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Shipley's Choice Dam Rehabilitation

Location: Anne Arundel County, Maryland Client: Anne Arundel County

JMT provided design services for the removal of a twenty foot high failing stormwater management facility dam and the restoration of the area to a natural channel and riparian floodplain system.

This project resulted from a Consent Decree issued by the Maryland Department of the Environment to remove a failing dam that spanned the Bear Branch (tributary to the Severn River) stream valley. In conjunction with the dam removal, JMT's design improved ecological function of the downstream riparian corridor, re-established fish passage, and mitigated for large increases in streamflow due to removal of the dam. Other design challenges include the replacement of a downstream 66-inch culvert with a 10'X7' box culvert to safely pass the 50-year flood event, and providing long-term geomorphic stability at that location.

JMT's design strategy sought to preserve or improve stream ecology and wildlife habitat in conjunction with the profound increases in hydraulic stresses expected with the removal of a large on-line dam and the replacement of a significantly undersized culvert. Our design included restoration of 3,700 linear feet of Bear Branch to protect and enhance the existing expansive wetlands immediately upstream of the dam and to reconnect incised reaches of the stream to an active floodplain. A major design objective was to transition the abrupt elevation and slope differences through the dam footprint and re-connect the floodplain areas without utilizing "hard armoring" techniques. Thus, the design focused on enhancing the existing reaches using native coastal plain materials such as sand substrate and buried logs harvested from the project site. The design also created and enhanced existing micro-channels in the floodplain areas to create a highly-attached, ana-branching riparian wetland stream system.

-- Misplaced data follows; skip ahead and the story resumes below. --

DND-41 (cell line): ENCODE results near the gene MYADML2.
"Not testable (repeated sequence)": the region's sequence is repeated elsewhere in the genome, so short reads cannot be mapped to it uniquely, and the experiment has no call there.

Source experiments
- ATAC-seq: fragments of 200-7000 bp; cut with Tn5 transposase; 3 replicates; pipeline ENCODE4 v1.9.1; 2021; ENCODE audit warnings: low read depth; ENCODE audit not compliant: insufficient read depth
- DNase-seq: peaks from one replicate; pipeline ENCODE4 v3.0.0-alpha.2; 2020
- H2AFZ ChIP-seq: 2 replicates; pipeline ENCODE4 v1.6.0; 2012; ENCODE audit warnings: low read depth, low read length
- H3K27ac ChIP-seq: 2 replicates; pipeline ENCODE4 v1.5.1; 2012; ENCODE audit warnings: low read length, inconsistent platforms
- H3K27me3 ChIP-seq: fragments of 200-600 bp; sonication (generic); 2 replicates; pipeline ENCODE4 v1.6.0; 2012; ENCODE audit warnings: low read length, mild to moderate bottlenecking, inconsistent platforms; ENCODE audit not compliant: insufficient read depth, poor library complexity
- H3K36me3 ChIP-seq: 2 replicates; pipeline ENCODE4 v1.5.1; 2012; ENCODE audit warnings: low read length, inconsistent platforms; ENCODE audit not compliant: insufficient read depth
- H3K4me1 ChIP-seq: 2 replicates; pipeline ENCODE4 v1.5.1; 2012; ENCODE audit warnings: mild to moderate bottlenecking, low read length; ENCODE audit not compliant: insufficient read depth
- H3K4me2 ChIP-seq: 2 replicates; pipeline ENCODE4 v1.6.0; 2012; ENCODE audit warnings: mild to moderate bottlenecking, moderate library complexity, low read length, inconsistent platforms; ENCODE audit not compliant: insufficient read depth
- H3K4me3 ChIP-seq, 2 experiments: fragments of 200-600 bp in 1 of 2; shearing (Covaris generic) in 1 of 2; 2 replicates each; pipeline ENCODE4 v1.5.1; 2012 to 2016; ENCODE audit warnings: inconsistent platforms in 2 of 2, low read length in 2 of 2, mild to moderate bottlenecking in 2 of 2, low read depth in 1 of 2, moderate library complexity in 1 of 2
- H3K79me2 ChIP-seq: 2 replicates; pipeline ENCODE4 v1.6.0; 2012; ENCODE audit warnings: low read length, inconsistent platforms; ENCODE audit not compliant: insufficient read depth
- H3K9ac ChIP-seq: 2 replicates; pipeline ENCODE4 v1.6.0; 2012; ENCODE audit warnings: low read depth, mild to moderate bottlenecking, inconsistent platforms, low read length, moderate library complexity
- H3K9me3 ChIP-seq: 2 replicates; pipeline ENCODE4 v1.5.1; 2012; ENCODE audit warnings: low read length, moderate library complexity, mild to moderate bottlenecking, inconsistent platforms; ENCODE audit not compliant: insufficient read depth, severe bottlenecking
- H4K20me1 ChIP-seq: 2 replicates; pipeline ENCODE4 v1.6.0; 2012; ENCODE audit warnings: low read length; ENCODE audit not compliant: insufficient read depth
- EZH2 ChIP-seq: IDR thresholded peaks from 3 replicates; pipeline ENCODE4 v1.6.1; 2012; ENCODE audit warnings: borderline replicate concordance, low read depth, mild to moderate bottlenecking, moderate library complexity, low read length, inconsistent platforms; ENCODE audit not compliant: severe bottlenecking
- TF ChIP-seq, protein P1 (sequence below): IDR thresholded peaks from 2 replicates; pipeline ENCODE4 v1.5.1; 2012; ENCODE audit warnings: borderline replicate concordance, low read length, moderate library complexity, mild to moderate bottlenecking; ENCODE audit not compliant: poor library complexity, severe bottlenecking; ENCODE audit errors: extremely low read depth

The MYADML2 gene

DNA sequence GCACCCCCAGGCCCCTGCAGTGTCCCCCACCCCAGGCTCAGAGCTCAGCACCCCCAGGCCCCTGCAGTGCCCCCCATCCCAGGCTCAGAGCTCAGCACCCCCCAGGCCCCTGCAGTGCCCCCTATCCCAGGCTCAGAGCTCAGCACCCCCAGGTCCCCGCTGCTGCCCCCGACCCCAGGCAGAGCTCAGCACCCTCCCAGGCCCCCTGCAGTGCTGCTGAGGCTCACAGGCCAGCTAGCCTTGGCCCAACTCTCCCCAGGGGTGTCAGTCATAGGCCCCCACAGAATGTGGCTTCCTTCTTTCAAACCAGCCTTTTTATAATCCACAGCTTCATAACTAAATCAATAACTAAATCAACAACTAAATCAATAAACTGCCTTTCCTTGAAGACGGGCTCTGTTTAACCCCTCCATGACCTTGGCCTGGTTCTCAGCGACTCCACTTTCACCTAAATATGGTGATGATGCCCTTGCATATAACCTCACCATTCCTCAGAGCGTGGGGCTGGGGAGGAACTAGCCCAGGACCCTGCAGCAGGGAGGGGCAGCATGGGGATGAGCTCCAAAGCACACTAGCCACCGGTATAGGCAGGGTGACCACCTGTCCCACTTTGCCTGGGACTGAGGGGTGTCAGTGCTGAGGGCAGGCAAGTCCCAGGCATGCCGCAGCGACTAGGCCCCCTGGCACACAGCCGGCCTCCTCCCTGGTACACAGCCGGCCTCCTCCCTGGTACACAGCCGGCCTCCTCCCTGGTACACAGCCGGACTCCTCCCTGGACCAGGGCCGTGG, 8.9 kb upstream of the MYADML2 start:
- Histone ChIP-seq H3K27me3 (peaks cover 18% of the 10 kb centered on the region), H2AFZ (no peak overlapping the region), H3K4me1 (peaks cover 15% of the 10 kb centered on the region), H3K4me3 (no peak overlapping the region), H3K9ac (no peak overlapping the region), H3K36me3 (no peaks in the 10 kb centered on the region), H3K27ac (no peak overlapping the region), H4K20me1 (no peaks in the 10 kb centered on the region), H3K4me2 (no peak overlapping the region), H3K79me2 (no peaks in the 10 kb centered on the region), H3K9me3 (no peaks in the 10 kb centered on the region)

JMT performed Rosgen stream inventories and assessments, geomorphic surveys and analysis, and a sediment mobility study of the sand bed system. JMT also prepared hydrologic models utilizing GISHydro and TR20, hydraulic models for existing and proposed conditions utilizing HEC-RAS, floodplain studies and mapping, site survey and topographic mapping, wetland delineation and joint permit application, forest stand delineation/forest conservation plan, geotechnical dam breach studies and analysis, structural culvert design, utility relocation and design, and construction documents, estimates and specifications.

Other design elements included the relocation of an existing 16-inch gravity sewer line, 16-inch waterline, and 16-inch sanitary force main from the vicinity of the existing culvert in order to improve fish passage through the proposed culvert. This was challenging due to the size of the utilities and relocations occurring at the bottom of a 100 foot deep ravine, with existing valves on the water and sewer force main a considerable distance away. JMT designed the relocated gravity trunk sewer out of the way from stream erosion while maintaining accessibility for maintenance staff. The water main and sewer force main relocations were designed in their permanent locations using restrained joint pipe, pipe supports and other protection methods while culvert and road building construction activities take place. Inflatable line stops were required to minimize shut-down times of both utilities and to prevent pipe collapse at the higher portions of the system caused by a sudden drop in water column pressure between the nearest valve and the relocation. JMT recommended night-time work in conjunction with wetwell storage relocation for the sewer force main.

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